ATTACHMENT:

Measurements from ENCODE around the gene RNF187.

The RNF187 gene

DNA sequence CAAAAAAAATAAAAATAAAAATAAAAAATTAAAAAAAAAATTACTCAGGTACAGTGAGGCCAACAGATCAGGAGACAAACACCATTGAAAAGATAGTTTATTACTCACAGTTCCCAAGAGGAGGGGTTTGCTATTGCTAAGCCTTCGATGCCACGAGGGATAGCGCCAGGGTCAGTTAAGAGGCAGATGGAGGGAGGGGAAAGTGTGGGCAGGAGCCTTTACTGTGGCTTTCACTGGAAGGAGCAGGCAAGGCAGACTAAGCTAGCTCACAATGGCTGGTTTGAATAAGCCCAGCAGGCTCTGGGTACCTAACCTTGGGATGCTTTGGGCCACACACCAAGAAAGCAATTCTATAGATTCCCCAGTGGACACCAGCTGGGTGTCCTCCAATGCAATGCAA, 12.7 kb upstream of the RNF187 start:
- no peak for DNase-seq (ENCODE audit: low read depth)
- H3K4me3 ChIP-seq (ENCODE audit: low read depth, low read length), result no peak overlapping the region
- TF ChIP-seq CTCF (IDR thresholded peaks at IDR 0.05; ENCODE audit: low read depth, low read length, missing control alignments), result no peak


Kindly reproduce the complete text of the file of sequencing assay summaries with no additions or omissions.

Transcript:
Measurements from ENCODE around the gene RNF187.

The RNF187 gene

DNA sequence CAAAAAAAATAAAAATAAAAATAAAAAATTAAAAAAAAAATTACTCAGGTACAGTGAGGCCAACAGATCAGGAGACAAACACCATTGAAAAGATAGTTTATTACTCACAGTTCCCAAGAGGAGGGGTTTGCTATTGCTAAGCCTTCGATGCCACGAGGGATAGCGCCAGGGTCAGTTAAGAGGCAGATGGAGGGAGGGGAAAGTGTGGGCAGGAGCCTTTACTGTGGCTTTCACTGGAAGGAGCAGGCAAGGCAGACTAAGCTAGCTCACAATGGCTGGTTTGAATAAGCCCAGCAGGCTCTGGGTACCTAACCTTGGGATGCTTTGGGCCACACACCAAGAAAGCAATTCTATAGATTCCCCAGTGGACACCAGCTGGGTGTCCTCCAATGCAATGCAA, 12.7 kb upstream of the RNF187 start:
- no peak for DNase-seq (ENCODE audit: low read depth)
- H3K4me3 ChIP-seq (ENCODE audit: low read depth, low read length), result no peak overlapping the region
- TF ChIP-seq CTCF (IDR thresholded peaks at IDR 0.05; ENCODE audit: low read depth, low read length, missing control alignments), result no peak